August 12th, 2009
10:42 AM GMT
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It seems one of the biggest challenges in covering the Stern Hu/Rio Tinto case is trying to explain how the Chinese legal system works, or doesn’t work. For a start everything is in Chinese, which may seem pretty obvious, but it makes it pretty tricky; there are translation issues, which starts to get really tough when you include legal terms, as well.

China says the Rio Tinto case will not affect the development of ties with Australia.
China says the Rio Tinto case will not affect the development of ties with Australia.

On Wednesday came word that the “Rio Four” - as they’ve being called by some in Australia - had been “arrested.” This was the cause for a great deal of confusion in our newsroom – hadn’t they already been arrested? Didn’t that already happen when police swooped in last month? How can someone be arrested by police without being arrested?

And this is perhaps why the Stern Hu case is causing such nervousness among so many of my highly-paid, still-employed, executive friends in Beijing. A number of lawyers who have nothing to do with the Rio case explained to me how it works. Unlike other countries such as the U.S., Britain and Australia, in China police have the power to detain those suspected of being up to no good. They can do that for 37 days. No arrest, no charges, nothing.

So you sit in a jail for 37 days, 888 hours, wondering what it is you’ve done (or if you know, wondering how they found out and what evidence they have). By day 38, police must decide to either formally arrest you or let you go. In the Rio case, they went ahead with the arrests. The police have another two months to gather evidence, can apply for an extension of a month, and then if they need to, another two months and another two months. That’s a total of seven months. All the time you are in a jail, wondering what is going on.

If there is good news here for Mr. Hu and the three others it is that they’ve been arrested on charges of illegally obtaining commercial secrets, not state secrets. Lawyers told me those are likely to be the charges they’ll face in court if it goes that far.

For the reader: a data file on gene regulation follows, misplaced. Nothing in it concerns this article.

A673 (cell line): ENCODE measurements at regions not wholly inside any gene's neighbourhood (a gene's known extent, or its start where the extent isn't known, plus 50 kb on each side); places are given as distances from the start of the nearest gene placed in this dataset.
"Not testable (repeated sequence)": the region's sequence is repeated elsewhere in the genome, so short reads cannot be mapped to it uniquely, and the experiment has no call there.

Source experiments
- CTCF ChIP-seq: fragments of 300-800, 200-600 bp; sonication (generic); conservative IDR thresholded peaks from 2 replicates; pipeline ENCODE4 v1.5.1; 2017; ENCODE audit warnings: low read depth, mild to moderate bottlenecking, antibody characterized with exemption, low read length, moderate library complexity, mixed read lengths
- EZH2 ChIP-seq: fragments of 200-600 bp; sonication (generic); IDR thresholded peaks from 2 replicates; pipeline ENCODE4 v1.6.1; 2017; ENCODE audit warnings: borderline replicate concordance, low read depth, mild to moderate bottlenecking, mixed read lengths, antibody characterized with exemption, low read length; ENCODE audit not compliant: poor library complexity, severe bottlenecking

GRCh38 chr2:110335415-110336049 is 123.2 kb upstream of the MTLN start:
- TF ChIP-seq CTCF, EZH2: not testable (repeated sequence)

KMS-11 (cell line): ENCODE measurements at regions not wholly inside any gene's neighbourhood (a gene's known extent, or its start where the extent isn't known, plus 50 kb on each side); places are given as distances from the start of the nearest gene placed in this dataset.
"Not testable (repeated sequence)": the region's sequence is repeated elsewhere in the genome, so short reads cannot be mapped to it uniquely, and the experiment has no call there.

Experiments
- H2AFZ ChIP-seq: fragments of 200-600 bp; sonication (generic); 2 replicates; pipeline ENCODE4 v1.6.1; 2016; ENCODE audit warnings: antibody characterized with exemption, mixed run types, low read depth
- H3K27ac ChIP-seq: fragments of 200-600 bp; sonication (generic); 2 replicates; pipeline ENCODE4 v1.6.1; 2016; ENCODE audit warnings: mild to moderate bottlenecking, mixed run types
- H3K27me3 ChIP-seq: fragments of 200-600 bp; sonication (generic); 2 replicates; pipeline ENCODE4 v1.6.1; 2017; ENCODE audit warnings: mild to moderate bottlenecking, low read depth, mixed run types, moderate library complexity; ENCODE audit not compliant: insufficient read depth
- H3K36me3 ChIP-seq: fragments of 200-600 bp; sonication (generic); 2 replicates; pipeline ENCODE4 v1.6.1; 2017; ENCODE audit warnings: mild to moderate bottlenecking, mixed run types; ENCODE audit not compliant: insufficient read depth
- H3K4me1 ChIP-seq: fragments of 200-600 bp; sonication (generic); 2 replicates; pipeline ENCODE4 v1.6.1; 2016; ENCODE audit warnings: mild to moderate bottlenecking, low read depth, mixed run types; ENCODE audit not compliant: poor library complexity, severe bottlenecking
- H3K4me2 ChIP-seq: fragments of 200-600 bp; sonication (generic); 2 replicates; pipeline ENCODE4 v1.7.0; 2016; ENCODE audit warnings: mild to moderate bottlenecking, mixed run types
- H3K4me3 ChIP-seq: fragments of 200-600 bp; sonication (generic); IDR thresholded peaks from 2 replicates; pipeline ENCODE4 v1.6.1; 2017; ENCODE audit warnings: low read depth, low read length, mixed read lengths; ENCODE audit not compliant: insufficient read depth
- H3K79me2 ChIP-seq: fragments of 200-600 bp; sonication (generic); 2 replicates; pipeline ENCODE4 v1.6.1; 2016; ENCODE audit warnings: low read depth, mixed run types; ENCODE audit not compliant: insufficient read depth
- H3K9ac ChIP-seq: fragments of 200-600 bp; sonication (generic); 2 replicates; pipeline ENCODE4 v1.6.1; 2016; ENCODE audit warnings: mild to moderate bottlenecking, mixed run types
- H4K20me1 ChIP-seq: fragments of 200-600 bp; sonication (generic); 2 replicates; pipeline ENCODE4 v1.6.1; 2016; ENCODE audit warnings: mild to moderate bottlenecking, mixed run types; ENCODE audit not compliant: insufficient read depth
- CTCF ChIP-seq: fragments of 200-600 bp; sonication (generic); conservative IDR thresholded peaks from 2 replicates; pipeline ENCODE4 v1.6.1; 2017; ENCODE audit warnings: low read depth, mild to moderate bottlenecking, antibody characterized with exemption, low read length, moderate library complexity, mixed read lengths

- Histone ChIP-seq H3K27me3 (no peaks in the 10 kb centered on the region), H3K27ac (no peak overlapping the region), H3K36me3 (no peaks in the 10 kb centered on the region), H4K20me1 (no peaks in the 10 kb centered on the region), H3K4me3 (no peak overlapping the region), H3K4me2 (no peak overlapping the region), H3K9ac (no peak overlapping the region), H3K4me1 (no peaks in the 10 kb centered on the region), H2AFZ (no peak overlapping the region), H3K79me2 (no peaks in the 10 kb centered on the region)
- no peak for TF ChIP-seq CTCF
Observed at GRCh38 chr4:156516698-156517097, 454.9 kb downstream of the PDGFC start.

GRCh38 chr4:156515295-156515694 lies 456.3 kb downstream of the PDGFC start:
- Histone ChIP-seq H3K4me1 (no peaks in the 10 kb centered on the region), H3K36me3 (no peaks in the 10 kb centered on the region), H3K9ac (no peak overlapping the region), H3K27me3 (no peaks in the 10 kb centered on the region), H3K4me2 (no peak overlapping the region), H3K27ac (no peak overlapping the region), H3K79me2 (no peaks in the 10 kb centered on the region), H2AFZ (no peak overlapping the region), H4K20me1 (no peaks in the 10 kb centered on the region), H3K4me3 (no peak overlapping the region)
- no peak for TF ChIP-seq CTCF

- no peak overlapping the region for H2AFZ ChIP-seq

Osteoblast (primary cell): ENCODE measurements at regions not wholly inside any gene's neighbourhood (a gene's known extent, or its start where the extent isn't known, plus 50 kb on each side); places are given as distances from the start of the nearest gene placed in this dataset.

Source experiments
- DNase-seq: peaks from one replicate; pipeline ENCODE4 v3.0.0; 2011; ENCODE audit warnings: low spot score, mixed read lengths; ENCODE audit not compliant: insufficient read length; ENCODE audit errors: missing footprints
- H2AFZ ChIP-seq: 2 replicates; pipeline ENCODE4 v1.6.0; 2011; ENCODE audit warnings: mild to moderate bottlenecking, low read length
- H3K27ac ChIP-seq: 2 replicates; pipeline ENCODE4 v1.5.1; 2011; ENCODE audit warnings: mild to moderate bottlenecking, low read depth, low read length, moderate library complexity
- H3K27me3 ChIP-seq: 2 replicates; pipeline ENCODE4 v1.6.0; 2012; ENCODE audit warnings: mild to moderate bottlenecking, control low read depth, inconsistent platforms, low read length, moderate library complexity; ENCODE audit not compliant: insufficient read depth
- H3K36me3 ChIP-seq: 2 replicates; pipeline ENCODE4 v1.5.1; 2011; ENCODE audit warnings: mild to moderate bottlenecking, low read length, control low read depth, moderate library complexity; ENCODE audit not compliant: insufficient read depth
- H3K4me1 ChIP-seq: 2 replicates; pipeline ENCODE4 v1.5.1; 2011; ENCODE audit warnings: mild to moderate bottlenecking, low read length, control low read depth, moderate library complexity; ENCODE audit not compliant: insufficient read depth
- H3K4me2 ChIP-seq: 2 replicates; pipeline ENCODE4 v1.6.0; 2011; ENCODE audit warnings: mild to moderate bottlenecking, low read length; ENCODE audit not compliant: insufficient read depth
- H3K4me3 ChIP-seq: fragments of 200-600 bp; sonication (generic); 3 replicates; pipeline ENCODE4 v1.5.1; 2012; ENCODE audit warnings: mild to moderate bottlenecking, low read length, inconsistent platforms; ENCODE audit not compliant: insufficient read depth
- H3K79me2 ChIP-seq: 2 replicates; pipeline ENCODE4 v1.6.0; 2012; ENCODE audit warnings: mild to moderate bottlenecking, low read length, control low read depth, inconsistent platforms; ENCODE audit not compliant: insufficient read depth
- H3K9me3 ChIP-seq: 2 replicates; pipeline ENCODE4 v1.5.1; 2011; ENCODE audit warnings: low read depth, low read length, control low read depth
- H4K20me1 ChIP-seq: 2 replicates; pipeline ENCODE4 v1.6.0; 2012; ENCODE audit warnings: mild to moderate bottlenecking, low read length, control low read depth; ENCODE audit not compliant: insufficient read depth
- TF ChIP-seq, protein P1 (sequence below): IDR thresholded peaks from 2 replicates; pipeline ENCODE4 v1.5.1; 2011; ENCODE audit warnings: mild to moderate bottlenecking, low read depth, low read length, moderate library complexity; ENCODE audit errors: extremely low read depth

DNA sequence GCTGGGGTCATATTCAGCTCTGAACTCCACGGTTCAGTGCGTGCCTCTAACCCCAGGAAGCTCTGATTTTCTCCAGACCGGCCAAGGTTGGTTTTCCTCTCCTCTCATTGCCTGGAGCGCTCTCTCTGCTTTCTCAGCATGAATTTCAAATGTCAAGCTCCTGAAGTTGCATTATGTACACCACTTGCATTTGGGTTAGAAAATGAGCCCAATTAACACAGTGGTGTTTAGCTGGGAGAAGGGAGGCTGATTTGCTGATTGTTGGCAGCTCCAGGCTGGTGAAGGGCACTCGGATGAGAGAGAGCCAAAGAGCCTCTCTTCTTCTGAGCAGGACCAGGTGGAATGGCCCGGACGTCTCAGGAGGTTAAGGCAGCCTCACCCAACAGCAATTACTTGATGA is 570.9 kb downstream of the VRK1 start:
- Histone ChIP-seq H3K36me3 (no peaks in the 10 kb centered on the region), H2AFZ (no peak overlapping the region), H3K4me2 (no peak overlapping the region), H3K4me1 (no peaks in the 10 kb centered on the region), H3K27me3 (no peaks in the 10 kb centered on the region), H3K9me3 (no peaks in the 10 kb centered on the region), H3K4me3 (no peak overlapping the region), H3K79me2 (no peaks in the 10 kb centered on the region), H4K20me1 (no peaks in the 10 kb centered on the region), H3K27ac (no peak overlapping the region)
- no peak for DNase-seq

There’s always a slim chance that illegally obtaining state secrets could get back into the mix (legally it’s possible and politically anything is possible, as well.) But there does seem to be a sniff of maybe a deal in the works. China is backing away from the most serious allegations, the heat is coming out of the relationship a little. China’s Deputy Commerce Minister, Fu Ziying, said Wednesday he believed “this case should not, and will not, affect the stable development of the economic and trade bilateral ties between China and Australia."

And a source of mine in Canberra tells me a Chinese embassy car has been parked in front of the Department of Foreign Affairs and Trade for most of the early afternoon.

Coincidence? Maybe, but four Rio employees sitting in a Shanghai prison will no doubt be hoping it’s not.

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Filed under: AsiaBusinessChina


soundoff (5 Responses)
  1. Billy Court

    here's a thought for the day people forget this country was
    founded by big business for big business

    August 12, 2009 at 12:40 pm |
  2. Elke, Germany

    In some way something not surprising. It´s not the first time that China puts pressure on someone to get what it wants. I think the companies should think twice, before doing business in China. Not a nice legal system, when the state can change it as they think it´s good for them. Do the arrested employees have a chance? Or must they sit in prison and hope that Australia and China reach a good deal?

    August 13, 2009 at 8:43 pm |
  3. REV.BOAAMPONG PRINCE

    why is china not respecting the fundamental human rights of people and onbody seems to alert or step in to hault them. how possible can you send somebody to court and proceedings is your local language. its outrageuos and digusting.obtaining a coomerical secret is not a national security secret. PLS FREE RIO TINTO NOW. WE NEED PEACE IN THE WORLD.

    August 17, 2009 at 7:34 am |
  4. martin clarke

    There is no succession rights in China. Each Corporation has Managers whose decisions are not binding on the Company unlike western companies.

    There is a dispute process via Singapore in some agreements but it takes circa 8 years to reach the tribunal, 2 years to get a decision and the China Corp do not feel bound by that. decision. Britsh or American Embassies can't help as there are too many Companies in the same position. Their teeth have worn away over the years.

    Investing in China is similar to pouring water out of the botttle and then trying to get the water back in. Having said that Investing in the UK is an area where offshore companies have often preference to those home spun and rgistered in Bloomsbury with Companies House.

    August 17, 2009 at 2:14 pm |
  5. Sunil

    Many Economic Experts feel that the GDP Growth claimed by China or for that it is fastest growing Economy IS NOT ON ACTUAL STATISTICS. B'cause Chinese Official Versions & Chinese Media can both make a MOUNTAIN OUT OF MOLE.

    September 24, 2009 at 8:52 am |

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